California Wildfires Burn With Dry Climate Conditions

California Wildfires Burn With Dry Climate Conditions

Jonathan Buscher

Wildfires in California and the Western United States are a common occurrence, especially over the summer and fall months, but 2022 has already been a particularly dangerous year, with several large fires burning large areas of land in the Golden State. Nationally, nearly 5.9 million acres have burned by over 40,000 wildfires between January 1, and August 8, 2022, according to reports by the National Interagency Fire Center (NIFC). 

While some of these blazes are small, with some burning under one hundred acres, larger fires, such as the McKinley fire, have arisen during this season. As of August 9, 2022, McKinley had already burned more than 60,271 acres of the Klamath National Forest in Siskiyou County, California. The McKinley fire, starting July 29, 2022, was underestimated by firefighters as it was initially being contained, but the combination of dry vegetation as fuel, and a thunderstorm on the night of Saturday, July 30, allowed the fire to rapidly spread northward towards Oregon. With this, came an increased risk for the local population, prompting a State of Emergency for Siskiyou County being issued by Gavin Newsom, California’s Governor, along with the evacuation of almost 2,000 people. 

A second large wildfire, although on a slightly smaller scale than McKinley, also developed in another region of California. Starting a week earlier than McKinley, on July 22, 2022, the Oak fire burned areas of Mariposa County, near Yosemite National Park at the base of the Sierra Nevada Mountains. Oak is considered to be one of the most dangerous and unpredictable fires of this season, primarily due to temperatures reaching around 100℉, and generally dry conditions. By July 25, a mere 3 days after the start of the fire, 18,000 acres had already been burned, although the spread was slowed significantly by firefighters after that point. By early August, the Oak fire was nearly extinguished, with 96% containment by August 8. Despite this, the burning of about 20,000 acres occurred, including the destruction of 193 buildings, damage of ten, and the deaths of three firefighters as of the eighth.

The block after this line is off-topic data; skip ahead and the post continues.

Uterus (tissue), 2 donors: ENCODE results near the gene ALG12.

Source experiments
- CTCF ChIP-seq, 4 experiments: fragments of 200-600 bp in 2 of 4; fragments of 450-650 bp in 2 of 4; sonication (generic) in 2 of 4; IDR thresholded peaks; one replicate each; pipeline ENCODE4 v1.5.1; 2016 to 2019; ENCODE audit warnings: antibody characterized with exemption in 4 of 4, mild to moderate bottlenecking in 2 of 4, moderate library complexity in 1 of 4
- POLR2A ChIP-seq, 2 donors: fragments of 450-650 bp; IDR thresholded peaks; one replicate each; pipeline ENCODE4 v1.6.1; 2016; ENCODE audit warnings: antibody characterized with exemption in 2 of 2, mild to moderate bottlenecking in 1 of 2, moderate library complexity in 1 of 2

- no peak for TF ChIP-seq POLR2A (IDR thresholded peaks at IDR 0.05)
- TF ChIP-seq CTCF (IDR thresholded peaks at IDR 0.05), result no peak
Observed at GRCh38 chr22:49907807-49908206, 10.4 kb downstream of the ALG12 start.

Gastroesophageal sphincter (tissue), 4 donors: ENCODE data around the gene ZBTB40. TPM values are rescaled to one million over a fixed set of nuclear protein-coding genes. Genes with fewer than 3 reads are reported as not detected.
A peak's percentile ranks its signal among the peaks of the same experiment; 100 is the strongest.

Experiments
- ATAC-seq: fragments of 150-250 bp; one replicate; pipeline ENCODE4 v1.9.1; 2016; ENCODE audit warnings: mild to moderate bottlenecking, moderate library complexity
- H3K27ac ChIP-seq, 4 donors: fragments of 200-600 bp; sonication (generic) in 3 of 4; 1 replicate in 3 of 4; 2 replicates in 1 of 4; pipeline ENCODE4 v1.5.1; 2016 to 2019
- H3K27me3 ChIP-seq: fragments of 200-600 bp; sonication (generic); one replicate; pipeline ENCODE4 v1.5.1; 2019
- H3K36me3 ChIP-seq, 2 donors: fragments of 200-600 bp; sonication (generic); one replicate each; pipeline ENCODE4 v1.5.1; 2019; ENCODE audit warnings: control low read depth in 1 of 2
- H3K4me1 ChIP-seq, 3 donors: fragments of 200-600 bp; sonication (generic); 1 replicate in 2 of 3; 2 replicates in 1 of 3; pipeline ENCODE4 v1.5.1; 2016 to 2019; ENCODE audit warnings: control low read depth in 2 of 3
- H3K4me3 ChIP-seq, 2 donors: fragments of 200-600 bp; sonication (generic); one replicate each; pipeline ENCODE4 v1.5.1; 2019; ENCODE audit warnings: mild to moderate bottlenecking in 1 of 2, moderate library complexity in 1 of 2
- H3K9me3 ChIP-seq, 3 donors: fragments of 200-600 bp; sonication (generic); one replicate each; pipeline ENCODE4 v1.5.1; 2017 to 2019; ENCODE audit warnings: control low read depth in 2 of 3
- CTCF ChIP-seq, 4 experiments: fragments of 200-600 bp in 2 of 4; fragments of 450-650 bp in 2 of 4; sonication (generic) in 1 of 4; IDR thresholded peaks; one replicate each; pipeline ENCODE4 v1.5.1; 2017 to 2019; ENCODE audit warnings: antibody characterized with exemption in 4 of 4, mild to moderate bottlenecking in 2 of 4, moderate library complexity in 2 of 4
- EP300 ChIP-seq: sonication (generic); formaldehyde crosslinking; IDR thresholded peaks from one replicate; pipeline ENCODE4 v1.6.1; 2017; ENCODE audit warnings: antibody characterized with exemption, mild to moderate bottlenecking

The fact that 2022 is such a large year for wildfires is nothing surprising for scientists, who have been tracking an upward trend in both the number of fires burning, and acres burned. Over the past decade, three seasons have had over ten million acres burned, with these peaks occurring in 2015, 2017, and 2020. 

What makes California more susceptible to fires than other states in the American West is that it has a longer wildfire season. This stems from the state’s warmer average temperatures, which forces snow to melt earlier, particularly in mountainous regions, allowing this season to start earlier than neighboring states. This year is a particularly vulnerable one as well, with infrequent rain and drought-like conditions keeping the fuel for these fires, plants, and trees, especially dry, allowing fires to spread rapidly, becoming more difficult to contain. In order to prevent increasingly dangerous wildfires, we have to “adapt and mitigate future climate change,” according to the director of the Center for Climate Communication at the University of California, LeRoy Westerling. Although fires are an important part of California’s ecological systems, climate change has impacted conditions to make them excessively frequent and uncontrollable.